There’s an afterthought to this narrative, also.  I wasn’t the first in my family to work in government, at the Utah State capitol building.  The first?  Myron’s father and my grandfather.  Charles Condie was founding director of what today would be known as the Bureau of Standards.  His title was Director of Weights and Measures.  Grandfather reported through administrative channels to—perhaps you’ve guessed it—Governor Simon Bamberger.

~ Jim Sawyer


Modern Capitalism | Capitalism in Crisis with Jim Sawyer

Three centuries ago, a new vision of how our world works was taking shape in Scotland.  We’ll call it Enlightened Capitalism.  It was based on emerging democracy, upon the right to hold private property, and upon the free exchange of goods and services without government looking over citizens’ shoulders.

Adam Smith was an 18th Century philosopher focused on how individuals and communities should act, morally.  As capitalism’s founder, he believed selfish acts should be held at bay.  Rather, these should be tempered by the needs of one’s community.  Self-interest rightly understood, is how Smith would have described capitalism’s animus.  Today, Adam Smith would be called a communitarian.  He would not be known as a libertarian.


Adam Smith held one erroneous belief however, which he borrowed from Isaac Newton.  Like Newton, Smith thought the economic world could be explained by expecting it to always work in an orderly manner.  In physics, this world view worked initially, but then its limits were called out as early as 1905 by Albert Einstein.  In economics however, laissez-faire advocates still believe government causes rather than repairs market disorders.

The Great Depression was a devastating time for laissez-faire beliefs, beginning with the stock market crash of October 1929.  Household consumption took a nosedive, business investment tanked, and unemployment soared.  Traditional economists believed orderliness would return naturally.  When it did not, their views were discredited by the mainstream.   Even now however, many continue to believe the economic world would work better if government is held at bay.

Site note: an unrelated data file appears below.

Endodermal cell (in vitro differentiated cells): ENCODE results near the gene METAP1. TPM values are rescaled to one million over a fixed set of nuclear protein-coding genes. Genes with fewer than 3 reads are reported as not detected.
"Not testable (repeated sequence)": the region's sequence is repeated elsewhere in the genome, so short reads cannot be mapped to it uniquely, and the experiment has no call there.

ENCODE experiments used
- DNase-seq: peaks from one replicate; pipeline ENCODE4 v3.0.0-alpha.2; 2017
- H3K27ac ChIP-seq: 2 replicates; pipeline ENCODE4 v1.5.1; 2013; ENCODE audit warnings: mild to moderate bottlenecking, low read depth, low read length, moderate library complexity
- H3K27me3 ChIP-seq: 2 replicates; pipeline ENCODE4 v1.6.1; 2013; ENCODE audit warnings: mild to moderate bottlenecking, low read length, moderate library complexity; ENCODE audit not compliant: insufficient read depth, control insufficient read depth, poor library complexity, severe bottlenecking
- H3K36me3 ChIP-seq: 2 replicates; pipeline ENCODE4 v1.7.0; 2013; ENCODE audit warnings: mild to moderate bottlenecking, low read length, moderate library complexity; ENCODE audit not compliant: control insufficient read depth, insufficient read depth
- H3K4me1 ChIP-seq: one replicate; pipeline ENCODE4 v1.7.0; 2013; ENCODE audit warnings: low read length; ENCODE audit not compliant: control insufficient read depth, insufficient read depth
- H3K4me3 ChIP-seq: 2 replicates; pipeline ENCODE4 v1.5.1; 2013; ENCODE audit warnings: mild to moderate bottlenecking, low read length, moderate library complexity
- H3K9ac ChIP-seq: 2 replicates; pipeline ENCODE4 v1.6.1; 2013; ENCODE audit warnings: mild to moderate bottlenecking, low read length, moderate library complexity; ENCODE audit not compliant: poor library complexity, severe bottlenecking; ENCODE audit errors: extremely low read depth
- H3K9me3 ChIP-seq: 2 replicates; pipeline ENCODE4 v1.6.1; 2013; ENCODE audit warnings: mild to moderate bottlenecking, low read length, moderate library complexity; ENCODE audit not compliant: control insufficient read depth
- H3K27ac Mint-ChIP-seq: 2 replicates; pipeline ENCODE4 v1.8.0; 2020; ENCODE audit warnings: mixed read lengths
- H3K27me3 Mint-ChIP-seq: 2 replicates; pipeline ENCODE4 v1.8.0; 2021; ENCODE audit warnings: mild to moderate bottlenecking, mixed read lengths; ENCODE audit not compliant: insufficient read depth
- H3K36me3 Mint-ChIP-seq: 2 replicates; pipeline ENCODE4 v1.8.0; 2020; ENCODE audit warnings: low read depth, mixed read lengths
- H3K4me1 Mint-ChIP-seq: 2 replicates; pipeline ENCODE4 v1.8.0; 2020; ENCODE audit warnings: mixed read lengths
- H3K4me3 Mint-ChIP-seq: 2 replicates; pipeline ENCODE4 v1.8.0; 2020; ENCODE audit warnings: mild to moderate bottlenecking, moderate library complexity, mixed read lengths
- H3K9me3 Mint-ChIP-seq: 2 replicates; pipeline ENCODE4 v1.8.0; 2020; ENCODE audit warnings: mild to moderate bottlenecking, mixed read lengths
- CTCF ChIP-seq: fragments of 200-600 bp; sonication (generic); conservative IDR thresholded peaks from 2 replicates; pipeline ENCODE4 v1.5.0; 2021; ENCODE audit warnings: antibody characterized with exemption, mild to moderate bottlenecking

President Franklin Roosevelt replaced laissez-faire with a new focus on the use of government as an economic stabilizer.  He created public programs to put people back to work.  By the 1950’s, a new consensus had emerged among Americans.  It was that consumption, employment and investment could be steered through the shoals of recessions and depressions by the proactive use of economic policy.

Several decades later however, America is burdened anew with a second economic crisis.  Unlike a century earlier, the hallmark of this crisis is pseudo-capitalism or fraud.  And like 1929, it is triggered by dysfunctional thinking that still lurks inside of some capitalist thinking.


Donald Trump won election with a plan to drain the swamp, he called it.  But the economic swamp remains very much alive, although different from how Trump describes it.  Instead of draining it, he is a contributor and one of its perpetrators.

A pre-election article from the New York Times illustrates the slippery slope many Americans sense, but feel powerless to stop.  “As Virus Spread,” the October 15th headline alerts, “Reports of Trump Administration’s Private Briefings Fueled Sell-Off.”  Implicit is an inference that while Trump was calming Americans, some in his administration were giving economic briefings to select audiences of donors and others.  Allegedly, this helped them profit from contrarian financial strategies they put into play, at variance with Trump’s public statements that all would be well.


America is at a crossroads, not unlike the crossroads encountered during the Great Depression.  Then, the underlying problem was an unrealistic expectation the economic world would respond in an orderly manner.  Now, the underlying problem is pseudo-capitalism and a new economic role is required of government, to stop fraud.  During the Trump presidency, this role is akin to removing the fox from standing guard over the chicken coop.

Here are five takeaways:

  1. The rebirth of an Enlightened Capitalism is possible, but a new role for government is required, to set guard-rails around pseudo-capitalists including Donald Trump.
  2. Enlightened Capitalism can’t operate without an explicit mission. What do Americans want?  Figuring this out will help determine the kinds and quantities of public and private investments needed.  For instance, do we want a livable environment?  Do we want expanded opportunity for all?  Do we want renewal of the American promise that each generation should be able to live better than the one ahead of it?
  3. Culture warfare in America really boils down to a “high school-type cafeteria food fight” over what our country’s mission shall be. Without acknowledging it explicitly, the implicit fight between conservatives and liberals really is about choosing the mission that will undergird America’s capitalist system.